Reduced capital expenditure has led to a reduction in credit demand but “it is also evident that a significant minority of borrowers, particularly smaller firms with weak or unproven cash flows, are having difficulty in obtaining credit on affordable terms”.
The biggest potential time bomb is agriculture, particularly the dairy sector. The Reserve Bank has consistently warned about high debt levels in the farming sector and has backed this up with compelling statistics.
In its May 2008 report there was a special section showing that entrants to the dairy sector since 1997 were highly geared. In the November 2008 document there was a graph showing that agriculture debt had risen from 130 per cent to 467 per cent of agriculture GDP since December 1990.
The latest Financial Stability Report shows that the agriculture sector now has total borrowings of $43.6 billion with dairy farming accounting for 61.5 per cent of this, grain, sheep and beef cattle producers 26.1 per cent and other agriculture activities 12.5 per cent.
The problem is twofold because many dairy farmers are highly geared, particularly new entrants, as is Fonterra. This double debt situation will be a major problem if dairy realisations don’t improve.
A number of graphs in the latest Financial Stability Report show the agriculture sector in poor light, relative to other industries, in terms of interest cover, debt to equity ratios and earnings performance.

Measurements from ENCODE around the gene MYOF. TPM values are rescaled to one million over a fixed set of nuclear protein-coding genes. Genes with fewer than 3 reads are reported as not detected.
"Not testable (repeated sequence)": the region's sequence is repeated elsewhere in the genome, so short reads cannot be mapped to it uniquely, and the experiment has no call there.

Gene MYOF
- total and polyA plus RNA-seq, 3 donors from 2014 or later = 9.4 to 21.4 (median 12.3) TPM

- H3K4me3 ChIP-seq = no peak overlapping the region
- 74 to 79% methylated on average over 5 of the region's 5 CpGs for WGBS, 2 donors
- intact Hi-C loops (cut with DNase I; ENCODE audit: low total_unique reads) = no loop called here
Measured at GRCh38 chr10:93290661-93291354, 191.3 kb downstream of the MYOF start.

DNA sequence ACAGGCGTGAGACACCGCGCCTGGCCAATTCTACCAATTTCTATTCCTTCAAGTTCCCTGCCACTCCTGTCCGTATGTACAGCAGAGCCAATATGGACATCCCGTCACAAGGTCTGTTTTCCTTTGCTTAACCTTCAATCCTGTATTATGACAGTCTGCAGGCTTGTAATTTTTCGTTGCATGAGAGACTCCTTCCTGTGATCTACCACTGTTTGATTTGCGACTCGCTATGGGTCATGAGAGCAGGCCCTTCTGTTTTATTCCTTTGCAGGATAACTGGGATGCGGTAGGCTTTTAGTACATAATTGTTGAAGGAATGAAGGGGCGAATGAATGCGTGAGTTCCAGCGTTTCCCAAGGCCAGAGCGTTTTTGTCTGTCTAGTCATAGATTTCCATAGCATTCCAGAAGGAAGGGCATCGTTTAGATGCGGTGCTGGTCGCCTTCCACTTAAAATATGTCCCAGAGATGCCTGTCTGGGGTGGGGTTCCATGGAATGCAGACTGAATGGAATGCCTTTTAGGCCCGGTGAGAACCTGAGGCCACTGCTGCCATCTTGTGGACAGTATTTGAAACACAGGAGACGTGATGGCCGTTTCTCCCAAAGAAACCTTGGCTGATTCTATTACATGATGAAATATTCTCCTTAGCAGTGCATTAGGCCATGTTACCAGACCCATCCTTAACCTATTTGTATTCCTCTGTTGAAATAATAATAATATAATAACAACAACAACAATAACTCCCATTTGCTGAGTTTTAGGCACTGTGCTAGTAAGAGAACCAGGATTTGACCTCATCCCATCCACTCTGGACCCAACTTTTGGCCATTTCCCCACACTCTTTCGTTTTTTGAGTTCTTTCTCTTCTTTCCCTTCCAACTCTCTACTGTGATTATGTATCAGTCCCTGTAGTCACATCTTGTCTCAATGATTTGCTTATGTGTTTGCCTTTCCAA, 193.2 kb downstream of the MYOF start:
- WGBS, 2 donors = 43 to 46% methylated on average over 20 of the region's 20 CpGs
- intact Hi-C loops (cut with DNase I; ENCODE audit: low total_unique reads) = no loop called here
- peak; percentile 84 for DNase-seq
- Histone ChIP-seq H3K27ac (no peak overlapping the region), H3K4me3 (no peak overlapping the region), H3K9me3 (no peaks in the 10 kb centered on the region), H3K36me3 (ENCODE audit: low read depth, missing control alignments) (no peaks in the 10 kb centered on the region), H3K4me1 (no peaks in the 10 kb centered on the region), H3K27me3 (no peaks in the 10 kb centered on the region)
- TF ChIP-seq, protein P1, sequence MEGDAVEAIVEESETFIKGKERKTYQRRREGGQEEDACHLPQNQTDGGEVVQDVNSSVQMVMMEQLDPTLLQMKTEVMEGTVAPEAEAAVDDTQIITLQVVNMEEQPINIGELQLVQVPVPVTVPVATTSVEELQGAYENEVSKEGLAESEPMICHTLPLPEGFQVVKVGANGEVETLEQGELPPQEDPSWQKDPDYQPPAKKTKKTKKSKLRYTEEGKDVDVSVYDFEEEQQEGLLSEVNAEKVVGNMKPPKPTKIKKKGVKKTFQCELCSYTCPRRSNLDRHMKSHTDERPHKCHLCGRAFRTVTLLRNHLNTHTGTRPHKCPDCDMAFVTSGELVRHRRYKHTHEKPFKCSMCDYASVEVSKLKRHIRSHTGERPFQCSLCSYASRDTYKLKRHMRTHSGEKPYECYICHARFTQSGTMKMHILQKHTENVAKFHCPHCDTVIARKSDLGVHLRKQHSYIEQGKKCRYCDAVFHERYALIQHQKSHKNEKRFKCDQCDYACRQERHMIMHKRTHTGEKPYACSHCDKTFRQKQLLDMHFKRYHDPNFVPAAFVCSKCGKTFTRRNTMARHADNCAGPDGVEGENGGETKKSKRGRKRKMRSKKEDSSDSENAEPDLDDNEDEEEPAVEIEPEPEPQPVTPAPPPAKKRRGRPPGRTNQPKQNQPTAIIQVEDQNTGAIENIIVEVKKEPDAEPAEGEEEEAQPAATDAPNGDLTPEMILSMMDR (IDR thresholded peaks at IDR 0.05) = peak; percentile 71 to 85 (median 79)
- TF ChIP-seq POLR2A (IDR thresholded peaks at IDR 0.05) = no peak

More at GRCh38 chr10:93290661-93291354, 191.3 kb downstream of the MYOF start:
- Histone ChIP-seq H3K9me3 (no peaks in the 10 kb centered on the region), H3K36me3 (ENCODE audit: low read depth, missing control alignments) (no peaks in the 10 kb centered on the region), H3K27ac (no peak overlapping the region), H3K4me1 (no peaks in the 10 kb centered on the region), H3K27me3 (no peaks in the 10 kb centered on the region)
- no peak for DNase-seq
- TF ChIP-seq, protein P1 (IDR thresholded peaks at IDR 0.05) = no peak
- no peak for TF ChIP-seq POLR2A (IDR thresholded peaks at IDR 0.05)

The bank believes that as a general rule “family farms” are in a better position to cut costs but the sector is vulnerable to any further tightening in credit availability and further weaknesses in realisation prices.
In conclusion, the Reserve Bank believes New Zealand is weathering the international economic storm remarkably well although this crisis is not over and the country remains vulnerable to further disruptions on world financial markets because of our dependence on offshore funding.
Our banking system has not experienced the distress seen in some other countries although there has been a sharp increase in impaired assets.
The banks are continuing to lend but lending criteria have tightened and some businesses are reporting difficulties in obtaining credit.
In other words, we will see this crisis through as long as there isn’t a further deterioration in international financial markets.
Most of the country’s economic units are in reasonable shape although there are a number of households, businesses and dairy farmers with far too much debt.
Excessive debt is always a problem when credit conditions deteriorate.
Banking Lending – Business is the poor cousin
|Total ($ billion)
Figures exclude offshore lending and lending to other M3 organisations